Root rots, seed rots and damping off (death of seedlings before or after emergence) are major diseases of snap beans, lima beans and Southern peas. Seed rots and damping off are collectively referred to as seedling disease. These diseases cause poor stands and reduced plant growth and yield. The fungi that cause seedling disease and root rots can be found in most soils, but the occurrence of these diseases is unpredictable. When conditions are favorable for vigorous plant growth, root rot fungi do little damage. These fungi can survive in the soil for long periods and can be moved with the soil from place to place. They are rarely carried on the seed.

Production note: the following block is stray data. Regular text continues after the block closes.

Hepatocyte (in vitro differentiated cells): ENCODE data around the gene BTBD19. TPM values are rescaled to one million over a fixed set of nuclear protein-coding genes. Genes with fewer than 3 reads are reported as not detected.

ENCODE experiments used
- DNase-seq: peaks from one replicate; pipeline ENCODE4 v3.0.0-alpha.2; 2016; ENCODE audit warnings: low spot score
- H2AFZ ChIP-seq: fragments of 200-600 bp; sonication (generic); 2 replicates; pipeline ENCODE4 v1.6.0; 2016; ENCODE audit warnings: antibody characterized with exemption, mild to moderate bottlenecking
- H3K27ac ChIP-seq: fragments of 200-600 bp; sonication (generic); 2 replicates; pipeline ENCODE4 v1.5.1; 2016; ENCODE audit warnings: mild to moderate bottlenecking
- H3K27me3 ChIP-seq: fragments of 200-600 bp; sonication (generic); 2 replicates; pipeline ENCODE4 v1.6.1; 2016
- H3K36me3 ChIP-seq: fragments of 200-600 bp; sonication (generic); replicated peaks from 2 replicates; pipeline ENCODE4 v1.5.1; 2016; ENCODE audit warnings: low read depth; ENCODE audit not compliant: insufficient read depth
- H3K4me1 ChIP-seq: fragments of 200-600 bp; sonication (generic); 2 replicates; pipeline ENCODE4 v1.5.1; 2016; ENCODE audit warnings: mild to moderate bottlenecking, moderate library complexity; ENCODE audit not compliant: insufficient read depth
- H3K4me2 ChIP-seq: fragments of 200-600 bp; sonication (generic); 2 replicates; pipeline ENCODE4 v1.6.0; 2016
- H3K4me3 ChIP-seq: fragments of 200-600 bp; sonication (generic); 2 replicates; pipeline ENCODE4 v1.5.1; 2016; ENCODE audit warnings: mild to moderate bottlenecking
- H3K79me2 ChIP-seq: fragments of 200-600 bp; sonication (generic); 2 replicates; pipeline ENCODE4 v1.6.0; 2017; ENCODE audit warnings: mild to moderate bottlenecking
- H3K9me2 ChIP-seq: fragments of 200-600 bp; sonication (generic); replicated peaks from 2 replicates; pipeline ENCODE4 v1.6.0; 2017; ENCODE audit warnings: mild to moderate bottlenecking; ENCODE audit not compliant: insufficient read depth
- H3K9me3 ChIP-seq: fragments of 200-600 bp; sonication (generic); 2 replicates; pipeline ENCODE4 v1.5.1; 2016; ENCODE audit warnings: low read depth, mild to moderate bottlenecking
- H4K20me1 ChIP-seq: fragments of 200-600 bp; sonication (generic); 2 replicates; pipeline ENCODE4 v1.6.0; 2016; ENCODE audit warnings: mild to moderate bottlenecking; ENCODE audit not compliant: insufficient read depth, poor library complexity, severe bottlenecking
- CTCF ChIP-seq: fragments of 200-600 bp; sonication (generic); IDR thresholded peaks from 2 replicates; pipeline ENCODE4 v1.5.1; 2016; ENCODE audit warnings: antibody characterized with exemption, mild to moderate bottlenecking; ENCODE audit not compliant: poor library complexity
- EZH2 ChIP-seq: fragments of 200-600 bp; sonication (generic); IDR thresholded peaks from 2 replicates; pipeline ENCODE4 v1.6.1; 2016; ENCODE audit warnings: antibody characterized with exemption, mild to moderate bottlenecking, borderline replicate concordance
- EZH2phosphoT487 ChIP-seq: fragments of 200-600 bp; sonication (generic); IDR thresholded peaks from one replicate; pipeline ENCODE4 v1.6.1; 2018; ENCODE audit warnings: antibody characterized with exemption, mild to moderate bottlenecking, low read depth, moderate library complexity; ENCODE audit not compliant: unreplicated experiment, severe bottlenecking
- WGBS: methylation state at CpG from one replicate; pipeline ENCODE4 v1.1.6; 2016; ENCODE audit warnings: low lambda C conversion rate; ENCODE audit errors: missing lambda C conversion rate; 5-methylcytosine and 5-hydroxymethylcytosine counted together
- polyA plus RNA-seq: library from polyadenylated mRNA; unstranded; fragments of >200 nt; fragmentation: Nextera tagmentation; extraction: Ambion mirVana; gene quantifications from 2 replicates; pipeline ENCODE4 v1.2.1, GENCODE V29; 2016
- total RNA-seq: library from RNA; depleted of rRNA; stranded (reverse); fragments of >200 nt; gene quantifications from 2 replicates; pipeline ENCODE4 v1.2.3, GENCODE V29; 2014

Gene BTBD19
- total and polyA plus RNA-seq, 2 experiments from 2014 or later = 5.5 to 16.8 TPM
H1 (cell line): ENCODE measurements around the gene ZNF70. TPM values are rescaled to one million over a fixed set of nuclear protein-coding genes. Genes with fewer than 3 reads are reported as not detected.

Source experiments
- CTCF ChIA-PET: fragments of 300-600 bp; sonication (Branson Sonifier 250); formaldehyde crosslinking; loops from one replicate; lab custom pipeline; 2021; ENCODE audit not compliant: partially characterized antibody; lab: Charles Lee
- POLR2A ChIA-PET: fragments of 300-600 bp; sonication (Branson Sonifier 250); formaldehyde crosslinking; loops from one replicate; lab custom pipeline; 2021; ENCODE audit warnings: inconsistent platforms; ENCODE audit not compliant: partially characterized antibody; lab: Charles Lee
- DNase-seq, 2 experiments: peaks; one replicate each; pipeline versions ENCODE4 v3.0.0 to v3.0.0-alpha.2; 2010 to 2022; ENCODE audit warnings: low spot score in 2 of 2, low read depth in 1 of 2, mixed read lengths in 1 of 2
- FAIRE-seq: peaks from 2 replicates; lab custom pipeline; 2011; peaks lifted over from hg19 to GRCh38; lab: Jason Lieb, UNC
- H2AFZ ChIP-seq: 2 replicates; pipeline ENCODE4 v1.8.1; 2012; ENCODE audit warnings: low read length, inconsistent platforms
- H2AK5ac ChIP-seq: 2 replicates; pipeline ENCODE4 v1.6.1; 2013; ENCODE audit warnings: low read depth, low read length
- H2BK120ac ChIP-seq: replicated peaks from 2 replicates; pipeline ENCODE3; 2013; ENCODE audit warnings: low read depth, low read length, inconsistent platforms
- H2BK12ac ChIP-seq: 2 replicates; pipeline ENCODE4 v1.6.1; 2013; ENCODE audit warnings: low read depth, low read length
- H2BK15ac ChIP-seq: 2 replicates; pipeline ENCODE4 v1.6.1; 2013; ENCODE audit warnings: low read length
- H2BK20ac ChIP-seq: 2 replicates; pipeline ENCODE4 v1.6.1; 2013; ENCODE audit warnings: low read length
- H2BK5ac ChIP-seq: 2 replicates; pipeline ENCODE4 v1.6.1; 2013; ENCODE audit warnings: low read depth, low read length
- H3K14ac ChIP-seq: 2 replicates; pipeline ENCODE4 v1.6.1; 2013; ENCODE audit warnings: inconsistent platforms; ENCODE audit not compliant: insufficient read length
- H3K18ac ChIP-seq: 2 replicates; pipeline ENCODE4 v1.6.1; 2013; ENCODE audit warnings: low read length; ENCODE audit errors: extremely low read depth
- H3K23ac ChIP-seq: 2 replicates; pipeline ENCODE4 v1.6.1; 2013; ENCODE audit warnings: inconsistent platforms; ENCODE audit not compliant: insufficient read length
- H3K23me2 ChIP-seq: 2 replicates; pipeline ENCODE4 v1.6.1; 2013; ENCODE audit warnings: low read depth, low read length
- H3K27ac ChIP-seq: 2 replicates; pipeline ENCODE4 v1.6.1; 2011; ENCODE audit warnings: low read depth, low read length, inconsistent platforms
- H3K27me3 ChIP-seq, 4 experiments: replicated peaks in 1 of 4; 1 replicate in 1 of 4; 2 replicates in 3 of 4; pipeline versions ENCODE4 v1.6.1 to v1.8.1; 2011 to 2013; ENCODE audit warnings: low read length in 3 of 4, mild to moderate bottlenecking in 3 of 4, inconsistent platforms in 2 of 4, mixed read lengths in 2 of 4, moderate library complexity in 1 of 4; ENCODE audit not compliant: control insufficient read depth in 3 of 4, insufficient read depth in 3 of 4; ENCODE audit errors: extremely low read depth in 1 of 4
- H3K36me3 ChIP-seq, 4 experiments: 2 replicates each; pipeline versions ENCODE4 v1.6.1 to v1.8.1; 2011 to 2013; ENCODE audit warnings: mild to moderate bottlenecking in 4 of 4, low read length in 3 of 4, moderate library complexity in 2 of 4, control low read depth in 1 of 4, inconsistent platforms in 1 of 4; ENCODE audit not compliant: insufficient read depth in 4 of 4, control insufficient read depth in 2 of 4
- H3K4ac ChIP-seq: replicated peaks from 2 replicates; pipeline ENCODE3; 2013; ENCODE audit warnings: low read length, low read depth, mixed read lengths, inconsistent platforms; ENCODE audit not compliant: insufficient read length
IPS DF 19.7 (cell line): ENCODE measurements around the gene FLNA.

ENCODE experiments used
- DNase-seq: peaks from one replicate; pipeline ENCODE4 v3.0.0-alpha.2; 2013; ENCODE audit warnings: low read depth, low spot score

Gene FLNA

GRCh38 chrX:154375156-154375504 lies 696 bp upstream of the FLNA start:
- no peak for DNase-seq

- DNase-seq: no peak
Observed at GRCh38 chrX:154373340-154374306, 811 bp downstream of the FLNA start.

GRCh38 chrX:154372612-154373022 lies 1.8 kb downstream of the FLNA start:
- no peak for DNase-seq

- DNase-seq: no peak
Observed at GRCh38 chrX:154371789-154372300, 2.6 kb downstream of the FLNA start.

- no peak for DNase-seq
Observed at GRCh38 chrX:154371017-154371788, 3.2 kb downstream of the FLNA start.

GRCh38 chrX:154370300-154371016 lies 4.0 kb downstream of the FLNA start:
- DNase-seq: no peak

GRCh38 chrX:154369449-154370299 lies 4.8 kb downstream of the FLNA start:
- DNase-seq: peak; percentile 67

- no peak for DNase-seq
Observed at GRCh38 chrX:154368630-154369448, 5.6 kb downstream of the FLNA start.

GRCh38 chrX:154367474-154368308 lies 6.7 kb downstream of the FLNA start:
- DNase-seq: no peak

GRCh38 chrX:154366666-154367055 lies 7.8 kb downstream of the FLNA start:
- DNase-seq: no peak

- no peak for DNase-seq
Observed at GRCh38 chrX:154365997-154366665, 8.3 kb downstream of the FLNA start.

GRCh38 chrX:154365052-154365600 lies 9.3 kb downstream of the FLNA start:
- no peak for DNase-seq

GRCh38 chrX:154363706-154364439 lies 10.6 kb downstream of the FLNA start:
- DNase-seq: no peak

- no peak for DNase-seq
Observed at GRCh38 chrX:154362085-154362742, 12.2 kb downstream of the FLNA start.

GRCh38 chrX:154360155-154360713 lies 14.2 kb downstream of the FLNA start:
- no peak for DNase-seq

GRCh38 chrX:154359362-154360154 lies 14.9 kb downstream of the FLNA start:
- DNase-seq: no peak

The fungi that can cause root rots and seedling disease are Rhizoctonia solani, Fusarium solani f. sp phaseoli and several Pythium species. These fungi often occur together and are difficult to distinguish visually. Since the control methods differ, you should obtain assistance in identifying the disease from your local UT Extension office.
"SP277-O-Root Rots and Seedling Disease of Beans and Peas," The University of Tennessee Agricultural Extension Service, 07-0052, http://trace.tennessee.edu/utk_agexdise/48